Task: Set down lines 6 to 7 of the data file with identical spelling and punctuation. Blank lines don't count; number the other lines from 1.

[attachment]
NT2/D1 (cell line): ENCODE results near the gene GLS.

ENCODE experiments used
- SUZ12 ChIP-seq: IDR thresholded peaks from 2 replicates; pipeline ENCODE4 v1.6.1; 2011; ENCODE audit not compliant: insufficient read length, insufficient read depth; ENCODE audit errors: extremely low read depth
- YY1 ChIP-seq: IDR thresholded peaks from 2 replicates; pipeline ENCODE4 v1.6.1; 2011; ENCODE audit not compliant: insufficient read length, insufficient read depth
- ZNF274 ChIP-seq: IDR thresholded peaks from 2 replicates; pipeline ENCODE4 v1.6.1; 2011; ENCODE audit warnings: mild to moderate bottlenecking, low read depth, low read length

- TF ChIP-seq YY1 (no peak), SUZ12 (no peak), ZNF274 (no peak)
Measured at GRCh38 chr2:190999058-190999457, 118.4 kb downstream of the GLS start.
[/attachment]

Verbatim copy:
- TF ChIP-seq YY1 (no peak), SUZ12 (no peak), ZNF274 (no peak)
Measured at GRCh38 chr2:190999058-190999457, 118.4 kb downstream of the GLS start.